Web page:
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Incarceration

publications
June 22, 2021

Letter in Support of the Eliminating a Quantifiably Unjust Application of the Law (EQUAL) Act

In a letter of support submitted to the Senate Judiciary Committee, The Sentencing Project's Executive Director Amy Fettig expressed the importance of passing the Eliminating a Quantifiably Unjust Application of the Law (EQUAL) Act.
publications
June 04, 2021

WEBINAR: A Second Look at Injustice

Activists and criminal justice leaders discuss the latest research and advocacy around second look reforms.

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Featured Story

Kemba Smith

At 24 years old, Kemba Smith was sentenced to 24.5 years in prison for conspiracy to participate in her boyfriend's drug activities, a non-violent, first-time offense. For years, her parents galvanized a tireless movement seeking clemency for their daughter.
publications
May 27, 2021

Letter in Support of the COVID-19 Safer Detention Act and First Step Implementation Act

In a letter of support submitted to the Senate Judiciary Committee, The Sentencing Project's Executive Director Amy Fettig expressed the importance of advancing the COVID-19 Safer Detention Act (S.312) and the First Step Implementation Act (S.1014).
publications
May 25, 2021

Annual Report 2020

With your support, The Sentencing Project is transforming our racist, broken criminal and juvenile legal systems.
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Dorothy Gaines

Dorothy Gaines's life changed when Alabama state police raided her home for drugs. Police found no evidence of Gaines having possessed or sold drugs, yet federal prosecutors charged Gaines with drug conspiracy.
publications
May 24, 2021

Juvenile Life Without Parole: An Overview

Josh Rovner
The United States stands alone as the only nation that sentences people to life without parole for crimes committed before turning 18. This briefing paper reviews the Supreme Court precedents that limit the use of juvenile life without parole (JLWOP) and the challenges that remain to its abolition.
publications
May 18, 2021

COVID-19 in Juvenile Facilities

Josh Rovner
The widespread incidence of COVID-19 inflicts devastating impacts on incarcerated youth, their families, the staff who work in those facilities, and the communities they call home. The Sentencing Project is tracking COVID-19 positive diagnoses among youth and staff at juvenile facilities and the number of known cases in each state.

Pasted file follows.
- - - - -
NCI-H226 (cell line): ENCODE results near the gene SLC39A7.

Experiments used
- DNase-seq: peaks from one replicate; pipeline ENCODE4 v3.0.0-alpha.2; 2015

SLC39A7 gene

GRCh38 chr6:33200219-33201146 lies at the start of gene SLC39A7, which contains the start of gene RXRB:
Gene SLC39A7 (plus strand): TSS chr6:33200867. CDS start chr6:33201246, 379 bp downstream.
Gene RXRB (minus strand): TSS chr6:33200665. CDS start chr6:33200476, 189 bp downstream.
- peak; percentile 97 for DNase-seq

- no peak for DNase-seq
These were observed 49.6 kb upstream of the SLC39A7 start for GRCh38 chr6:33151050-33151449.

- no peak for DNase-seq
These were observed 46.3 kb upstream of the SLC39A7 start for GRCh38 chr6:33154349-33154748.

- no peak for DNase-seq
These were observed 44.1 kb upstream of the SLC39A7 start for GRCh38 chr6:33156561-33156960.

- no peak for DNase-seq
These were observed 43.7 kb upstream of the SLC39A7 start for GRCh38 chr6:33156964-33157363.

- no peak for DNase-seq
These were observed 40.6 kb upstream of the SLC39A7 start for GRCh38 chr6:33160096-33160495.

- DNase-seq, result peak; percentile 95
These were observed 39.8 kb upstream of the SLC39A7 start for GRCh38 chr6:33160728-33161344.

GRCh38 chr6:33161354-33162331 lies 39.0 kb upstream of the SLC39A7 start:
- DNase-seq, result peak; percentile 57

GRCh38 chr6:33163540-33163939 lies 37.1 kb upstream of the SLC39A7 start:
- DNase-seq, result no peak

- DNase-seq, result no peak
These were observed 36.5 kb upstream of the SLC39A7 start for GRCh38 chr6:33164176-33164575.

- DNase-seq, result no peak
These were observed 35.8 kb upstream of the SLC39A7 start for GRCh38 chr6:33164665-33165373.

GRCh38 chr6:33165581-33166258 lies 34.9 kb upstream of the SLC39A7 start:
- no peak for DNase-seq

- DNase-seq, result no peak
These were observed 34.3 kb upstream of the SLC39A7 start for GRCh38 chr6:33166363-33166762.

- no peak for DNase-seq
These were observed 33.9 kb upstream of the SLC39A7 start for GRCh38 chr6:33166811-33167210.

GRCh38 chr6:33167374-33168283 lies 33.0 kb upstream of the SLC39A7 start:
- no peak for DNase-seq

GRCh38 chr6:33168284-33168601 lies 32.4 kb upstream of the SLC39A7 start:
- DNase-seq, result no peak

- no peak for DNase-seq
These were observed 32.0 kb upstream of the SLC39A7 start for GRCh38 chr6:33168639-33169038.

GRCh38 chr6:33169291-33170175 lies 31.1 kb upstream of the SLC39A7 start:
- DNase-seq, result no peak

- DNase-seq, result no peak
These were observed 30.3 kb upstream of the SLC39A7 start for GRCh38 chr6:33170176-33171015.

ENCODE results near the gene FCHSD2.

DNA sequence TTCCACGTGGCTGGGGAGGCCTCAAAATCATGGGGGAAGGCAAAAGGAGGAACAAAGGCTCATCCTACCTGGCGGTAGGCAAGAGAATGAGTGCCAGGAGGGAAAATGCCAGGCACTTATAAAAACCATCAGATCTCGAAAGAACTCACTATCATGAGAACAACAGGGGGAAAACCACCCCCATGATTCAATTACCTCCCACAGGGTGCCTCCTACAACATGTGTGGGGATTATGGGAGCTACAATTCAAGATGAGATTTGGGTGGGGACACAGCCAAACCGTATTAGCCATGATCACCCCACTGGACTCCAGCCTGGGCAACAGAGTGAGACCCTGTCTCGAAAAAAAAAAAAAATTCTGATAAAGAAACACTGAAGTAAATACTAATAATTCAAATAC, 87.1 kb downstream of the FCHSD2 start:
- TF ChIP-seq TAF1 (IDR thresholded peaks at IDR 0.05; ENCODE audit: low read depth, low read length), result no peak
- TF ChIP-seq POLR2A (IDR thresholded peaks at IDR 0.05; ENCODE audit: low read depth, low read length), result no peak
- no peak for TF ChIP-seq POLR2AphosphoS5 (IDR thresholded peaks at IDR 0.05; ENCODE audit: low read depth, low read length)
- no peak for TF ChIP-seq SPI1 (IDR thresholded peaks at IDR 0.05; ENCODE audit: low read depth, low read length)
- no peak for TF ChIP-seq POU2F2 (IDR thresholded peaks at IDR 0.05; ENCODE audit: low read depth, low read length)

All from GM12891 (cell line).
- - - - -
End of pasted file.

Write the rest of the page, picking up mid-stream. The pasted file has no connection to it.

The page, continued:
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Featured Story

Willie Mays Aikens

In 2008, Willie Mays Aikens made headlines when a federal judge reduced his lengthy prison term to 14 years as a result of the U.S. Sentencing Commission’s adjustment to the crack cocaine sentencing guidelines. Aikens was released in June 2008.
publications
May 17, 2021

Trends in U.S. Corrections

The Sentencing Project's key fact sheet provides a compilation of major developments in the criminal justice system over the past several decades.
publications
May 12, 2021

A Second Look at Injustice

Nazgol Ghandnoosh
Ending mass incarceration and tackling its racial disparities require taking a second look at long sentences.
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December 01, 2017

James Inge

James D. Inge is one of 300 individuals age 60 or older arrested between 1965 and 1980 that was sentenced to life imprisonment in Pennsylvania. Learn more about his campaign to give rehabilitated seniors serving life a second chance.
news
April 29, 2021

Youth Justice News: The Sentencing Project Continues the Fight for Youth Justice

Youth justice has been a critical component of The Sentencing Project’s mission for years but in 2021 we are greatly expanding our capacity to address racial disparities and protect children from the most extreme elements of the adult criminal legal system.
news
April 28, 2021

State Advocacy News: Mid Session Trends in 2021

In addition to police reforms, state coalitions mobilized in support of anti-racist solutions to counter the nation’s punitive and discriminatory criminal legal system.
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Featured Story

Lawrence and Lamont Garrison

Sentences for federal drug crimes are based on the quantity of the drugs involved, not the individual’s role in the crime. The emphasis on quantity rather than the role of the offender, along with the conspiracy laws, too often result in disproportionate sentencing, even for first-time offenses such as the Garrisons’.
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